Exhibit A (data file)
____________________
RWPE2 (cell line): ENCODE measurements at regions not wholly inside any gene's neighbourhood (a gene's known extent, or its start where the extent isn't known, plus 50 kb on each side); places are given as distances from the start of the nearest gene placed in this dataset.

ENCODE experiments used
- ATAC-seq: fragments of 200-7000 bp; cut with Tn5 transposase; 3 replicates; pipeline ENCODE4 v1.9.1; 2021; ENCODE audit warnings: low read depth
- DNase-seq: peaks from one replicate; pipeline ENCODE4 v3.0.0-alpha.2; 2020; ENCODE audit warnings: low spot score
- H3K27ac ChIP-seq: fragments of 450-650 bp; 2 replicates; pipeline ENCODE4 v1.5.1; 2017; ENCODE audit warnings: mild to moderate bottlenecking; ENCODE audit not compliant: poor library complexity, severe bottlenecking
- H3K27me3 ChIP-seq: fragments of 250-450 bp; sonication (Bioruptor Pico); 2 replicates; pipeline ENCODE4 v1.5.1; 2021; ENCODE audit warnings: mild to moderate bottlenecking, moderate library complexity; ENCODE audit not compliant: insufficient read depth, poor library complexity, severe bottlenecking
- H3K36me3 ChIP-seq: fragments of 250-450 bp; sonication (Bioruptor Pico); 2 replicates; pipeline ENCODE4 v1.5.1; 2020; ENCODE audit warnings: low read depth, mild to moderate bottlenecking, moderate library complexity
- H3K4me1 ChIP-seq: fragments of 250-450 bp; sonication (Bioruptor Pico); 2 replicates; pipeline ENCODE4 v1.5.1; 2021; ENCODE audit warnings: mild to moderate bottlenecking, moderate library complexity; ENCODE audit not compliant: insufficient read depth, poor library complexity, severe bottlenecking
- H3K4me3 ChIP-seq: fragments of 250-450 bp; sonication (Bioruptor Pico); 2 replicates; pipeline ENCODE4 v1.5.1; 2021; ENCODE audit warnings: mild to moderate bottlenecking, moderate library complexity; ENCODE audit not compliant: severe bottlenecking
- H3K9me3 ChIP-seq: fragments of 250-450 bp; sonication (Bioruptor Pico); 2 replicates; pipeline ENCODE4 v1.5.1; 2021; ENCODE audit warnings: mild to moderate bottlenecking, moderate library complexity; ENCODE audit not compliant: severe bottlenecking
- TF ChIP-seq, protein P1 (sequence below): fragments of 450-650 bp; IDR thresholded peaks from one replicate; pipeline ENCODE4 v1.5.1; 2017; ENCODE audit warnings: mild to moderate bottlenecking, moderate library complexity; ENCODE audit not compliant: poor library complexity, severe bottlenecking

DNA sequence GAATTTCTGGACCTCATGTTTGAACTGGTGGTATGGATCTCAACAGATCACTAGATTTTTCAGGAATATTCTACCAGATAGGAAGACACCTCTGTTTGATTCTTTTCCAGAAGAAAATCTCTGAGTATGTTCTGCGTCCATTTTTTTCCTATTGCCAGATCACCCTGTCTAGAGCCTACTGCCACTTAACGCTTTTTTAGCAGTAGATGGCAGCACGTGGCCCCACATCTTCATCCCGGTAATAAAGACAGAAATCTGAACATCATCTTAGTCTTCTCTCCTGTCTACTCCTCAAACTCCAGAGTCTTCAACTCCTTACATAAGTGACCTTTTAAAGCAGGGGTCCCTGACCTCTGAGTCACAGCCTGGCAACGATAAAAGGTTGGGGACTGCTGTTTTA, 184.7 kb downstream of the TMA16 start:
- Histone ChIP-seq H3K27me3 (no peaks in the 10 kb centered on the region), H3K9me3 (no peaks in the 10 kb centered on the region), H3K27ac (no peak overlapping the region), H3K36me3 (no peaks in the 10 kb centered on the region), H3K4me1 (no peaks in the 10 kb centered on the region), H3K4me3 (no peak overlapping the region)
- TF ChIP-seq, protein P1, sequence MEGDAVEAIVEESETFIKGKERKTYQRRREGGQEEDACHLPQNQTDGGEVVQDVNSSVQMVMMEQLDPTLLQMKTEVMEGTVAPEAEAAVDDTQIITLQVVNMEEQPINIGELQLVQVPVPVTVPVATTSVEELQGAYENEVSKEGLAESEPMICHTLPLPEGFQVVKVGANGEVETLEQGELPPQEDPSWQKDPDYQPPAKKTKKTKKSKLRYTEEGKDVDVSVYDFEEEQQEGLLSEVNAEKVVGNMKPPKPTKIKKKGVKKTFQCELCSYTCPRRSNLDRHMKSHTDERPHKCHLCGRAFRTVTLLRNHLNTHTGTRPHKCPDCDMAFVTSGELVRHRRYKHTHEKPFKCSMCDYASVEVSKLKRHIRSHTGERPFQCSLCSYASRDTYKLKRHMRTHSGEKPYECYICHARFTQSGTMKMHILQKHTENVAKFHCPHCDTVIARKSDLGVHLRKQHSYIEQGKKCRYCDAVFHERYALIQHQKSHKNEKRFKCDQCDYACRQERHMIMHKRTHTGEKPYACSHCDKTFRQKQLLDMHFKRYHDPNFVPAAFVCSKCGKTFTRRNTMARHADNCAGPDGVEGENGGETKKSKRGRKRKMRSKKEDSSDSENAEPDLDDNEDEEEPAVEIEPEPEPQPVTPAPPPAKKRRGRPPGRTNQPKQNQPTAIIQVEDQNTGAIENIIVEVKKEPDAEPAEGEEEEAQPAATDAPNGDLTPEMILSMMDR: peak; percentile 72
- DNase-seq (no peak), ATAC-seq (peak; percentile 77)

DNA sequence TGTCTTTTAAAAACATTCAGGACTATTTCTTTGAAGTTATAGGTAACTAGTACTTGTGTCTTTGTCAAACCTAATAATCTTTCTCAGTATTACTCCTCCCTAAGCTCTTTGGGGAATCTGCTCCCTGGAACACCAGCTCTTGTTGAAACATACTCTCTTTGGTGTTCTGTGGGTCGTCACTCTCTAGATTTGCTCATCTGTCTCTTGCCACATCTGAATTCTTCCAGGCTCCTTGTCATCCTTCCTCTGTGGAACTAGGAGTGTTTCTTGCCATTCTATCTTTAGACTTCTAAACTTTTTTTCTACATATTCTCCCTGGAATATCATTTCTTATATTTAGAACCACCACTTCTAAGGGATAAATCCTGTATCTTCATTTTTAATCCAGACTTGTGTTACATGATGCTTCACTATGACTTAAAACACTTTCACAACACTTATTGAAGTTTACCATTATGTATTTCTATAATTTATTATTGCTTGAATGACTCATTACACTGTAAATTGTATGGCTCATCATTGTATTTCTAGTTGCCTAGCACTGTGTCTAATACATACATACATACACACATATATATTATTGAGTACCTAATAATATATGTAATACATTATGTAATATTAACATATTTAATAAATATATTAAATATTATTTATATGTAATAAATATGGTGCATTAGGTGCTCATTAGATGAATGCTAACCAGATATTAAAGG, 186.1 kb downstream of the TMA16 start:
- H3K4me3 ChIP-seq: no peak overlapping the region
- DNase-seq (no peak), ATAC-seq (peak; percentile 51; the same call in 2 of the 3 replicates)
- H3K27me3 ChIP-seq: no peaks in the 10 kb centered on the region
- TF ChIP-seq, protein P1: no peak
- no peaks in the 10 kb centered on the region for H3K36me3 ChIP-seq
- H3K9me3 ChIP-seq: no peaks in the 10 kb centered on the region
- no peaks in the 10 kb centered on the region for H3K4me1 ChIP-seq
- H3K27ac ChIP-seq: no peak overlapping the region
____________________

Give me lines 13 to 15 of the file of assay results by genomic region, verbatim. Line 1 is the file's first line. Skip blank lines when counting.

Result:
- Histone ChIP-seq H3K27me3 (no peaks in the 10 kb centered on the region), H3K9me3 (no peaks in the 10 kb centered on the region), H3K27ac (no peak overlapping the region), H3K36me3 (no peaks in the 10 kb centered on the region), H3K4me1 (no peaks in the 10 kb centered on the region), H3K4me3 (no peak overlapping the region)
- TF ChIP-seq, protein P1, sequence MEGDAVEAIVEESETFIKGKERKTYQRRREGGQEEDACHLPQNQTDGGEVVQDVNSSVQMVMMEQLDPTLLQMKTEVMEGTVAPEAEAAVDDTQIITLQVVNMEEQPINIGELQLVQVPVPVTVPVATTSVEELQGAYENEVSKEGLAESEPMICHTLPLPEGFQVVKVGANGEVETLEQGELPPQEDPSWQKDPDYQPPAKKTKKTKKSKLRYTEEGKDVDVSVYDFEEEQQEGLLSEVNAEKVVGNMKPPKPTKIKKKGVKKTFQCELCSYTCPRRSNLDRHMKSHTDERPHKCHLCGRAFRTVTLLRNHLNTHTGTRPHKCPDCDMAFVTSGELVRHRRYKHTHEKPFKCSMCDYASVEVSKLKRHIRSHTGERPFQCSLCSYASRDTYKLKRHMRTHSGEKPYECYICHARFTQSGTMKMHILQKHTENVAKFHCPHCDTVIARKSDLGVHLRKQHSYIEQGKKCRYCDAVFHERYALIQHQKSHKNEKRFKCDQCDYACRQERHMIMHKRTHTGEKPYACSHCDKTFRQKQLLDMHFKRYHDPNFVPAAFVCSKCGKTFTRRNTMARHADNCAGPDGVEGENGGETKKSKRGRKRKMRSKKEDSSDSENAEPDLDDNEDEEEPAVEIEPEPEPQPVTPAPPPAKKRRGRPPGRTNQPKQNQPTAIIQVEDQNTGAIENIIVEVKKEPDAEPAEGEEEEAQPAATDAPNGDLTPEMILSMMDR: peak; percentile 72
- DNase-seq (no peak), ATAC-seq (peak; percentile 77)